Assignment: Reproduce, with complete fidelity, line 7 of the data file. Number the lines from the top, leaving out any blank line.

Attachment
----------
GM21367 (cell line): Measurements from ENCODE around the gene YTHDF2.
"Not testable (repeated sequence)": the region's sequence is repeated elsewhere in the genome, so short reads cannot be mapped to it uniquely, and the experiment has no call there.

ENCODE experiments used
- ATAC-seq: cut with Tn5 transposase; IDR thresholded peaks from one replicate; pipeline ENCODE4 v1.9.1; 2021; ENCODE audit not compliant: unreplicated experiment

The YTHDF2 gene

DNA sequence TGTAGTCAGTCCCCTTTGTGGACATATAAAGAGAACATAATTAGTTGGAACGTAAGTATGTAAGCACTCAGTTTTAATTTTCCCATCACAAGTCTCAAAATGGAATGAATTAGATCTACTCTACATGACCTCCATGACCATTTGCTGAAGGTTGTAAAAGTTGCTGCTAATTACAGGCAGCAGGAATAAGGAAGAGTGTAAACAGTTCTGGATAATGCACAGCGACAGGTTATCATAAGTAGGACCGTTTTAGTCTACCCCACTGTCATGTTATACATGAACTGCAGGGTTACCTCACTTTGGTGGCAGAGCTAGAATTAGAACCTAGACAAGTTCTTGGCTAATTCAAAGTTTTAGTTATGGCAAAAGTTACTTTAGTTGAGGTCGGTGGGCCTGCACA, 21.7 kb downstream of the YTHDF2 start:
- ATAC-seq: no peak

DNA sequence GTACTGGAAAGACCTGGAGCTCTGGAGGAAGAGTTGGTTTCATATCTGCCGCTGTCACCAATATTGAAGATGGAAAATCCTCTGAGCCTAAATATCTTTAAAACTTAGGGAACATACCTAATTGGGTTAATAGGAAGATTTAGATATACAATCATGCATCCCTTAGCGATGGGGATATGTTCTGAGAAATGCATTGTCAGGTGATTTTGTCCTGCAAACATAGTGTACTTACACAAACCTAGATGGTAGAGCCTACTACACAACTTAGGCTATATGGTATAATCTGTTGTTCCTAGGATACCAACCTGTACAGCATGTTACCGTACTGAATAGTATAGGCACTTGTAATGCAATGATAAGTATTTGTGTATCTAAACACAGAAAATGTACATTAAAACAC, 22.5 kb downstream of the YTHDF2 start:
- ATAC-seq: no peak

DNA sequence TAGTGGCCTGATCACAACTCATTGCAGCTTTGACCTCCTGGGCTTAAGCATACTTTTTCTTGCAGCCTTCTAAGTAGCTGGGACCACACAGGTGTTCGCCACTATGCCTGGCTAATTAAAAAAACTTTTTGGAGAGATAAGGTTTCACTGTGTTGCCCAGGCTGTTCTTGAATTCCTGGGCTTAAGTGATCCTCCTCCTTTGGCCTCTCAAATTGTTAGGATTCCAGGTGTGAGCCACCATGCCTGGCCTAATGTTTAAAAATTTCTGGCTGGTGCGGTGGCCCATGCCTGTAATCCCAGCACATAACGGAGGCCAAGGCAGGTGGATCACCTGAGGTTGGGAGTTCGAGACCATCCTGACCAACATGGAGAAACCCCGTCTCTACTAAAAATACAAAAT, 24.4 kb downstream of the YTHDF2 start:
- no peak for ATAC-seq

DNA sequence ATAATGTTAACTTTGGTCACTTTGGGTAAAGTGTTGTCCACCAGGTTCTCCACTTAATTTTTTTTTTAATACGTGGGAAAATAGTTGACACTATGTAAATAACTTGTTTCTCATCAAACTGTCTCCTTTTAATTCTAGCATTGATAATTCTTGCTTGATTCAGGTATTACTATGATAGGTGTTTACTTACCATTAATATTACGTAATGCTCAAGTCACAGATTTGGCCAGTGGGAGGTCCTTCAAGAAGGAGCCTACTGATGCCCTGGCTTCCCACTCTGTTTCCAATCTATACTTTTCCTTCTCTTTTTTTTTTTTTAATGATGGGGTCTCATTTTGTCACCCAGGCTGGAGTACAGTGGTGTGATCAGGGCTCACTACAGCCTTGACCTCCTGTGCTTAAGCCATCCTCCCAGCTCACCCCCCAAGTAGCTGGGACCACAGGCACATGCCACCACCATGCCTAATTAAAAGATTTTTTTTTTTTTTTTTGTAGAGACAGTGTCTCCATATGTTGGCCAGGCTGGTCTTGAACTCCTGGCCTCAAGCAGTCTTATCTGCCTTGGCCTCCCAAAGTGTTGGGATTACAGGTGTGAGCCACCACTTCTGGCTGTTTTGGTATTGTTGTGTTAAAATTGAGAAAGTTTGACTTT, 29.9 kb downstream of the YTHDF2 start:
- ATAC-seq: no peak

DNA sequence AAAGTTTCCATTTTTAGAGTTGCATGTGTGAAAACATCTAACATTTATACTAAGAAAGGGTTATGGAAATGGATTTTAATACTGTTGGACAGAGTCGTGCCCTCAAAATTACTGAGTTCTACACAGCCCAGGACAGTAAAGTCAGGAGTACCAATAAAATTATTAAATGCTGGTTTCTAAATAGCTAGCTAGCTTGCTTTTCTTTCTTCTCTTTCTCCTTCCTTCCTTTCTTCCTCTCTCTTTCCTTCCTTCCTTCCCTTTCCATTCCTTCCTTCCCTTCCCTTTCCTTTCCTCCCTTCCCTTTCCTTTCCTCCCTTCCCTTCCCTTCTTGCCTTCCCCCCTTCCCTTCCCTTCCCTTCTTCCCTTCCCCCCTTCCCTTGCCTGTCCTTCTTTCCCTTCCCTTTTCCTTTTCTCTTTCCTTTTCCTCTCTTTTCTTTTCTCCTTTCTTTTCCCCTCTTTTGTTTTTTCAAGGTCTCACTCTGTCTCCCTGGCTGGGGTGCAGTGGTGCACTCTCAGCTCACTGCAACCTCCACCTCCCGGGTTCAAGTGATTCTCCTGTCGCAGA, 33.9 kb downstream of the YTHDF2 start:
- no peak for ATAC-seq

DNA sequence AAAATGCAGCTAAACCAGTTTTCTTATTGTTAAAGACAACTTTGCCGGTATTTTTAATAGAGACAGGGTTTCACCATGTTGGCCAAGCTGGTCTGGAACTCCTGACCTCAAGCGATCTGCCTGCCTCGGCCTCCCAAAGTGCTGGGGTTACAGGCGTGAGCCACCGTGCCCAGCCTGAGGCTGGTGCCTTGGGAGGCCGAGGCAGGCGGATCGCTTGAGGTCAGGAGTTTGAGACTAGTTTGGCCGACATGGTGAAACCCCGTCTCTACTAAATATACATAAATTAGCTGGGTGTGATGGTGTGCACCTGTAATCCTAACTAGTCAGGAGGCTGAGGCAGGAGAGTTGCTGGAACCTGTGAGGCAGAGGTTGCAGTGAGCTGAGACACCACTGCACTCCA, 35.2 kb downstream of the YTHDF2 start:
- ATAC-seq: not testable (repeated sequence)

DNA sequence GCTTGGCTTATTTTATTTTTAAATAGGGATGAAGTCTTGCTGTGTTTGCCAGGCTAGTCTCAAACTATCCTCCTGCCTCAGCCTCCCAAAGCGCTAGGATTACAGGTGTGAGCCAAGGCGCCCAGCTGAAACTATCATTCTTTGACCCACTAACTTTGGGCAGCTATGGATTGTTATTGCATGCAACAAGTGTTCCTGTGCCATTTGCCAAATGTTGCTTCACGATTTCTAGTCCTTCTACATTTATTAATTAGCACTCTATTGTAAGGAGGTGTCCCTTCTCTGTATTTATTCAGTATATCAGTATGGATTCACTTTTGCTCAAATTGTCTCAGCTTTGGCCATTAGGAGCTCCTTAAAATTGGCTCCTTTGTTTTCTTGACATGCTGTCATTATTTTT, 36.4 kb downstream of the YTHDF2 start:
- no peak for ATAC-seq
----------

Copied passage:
- ATAC-seq: no peak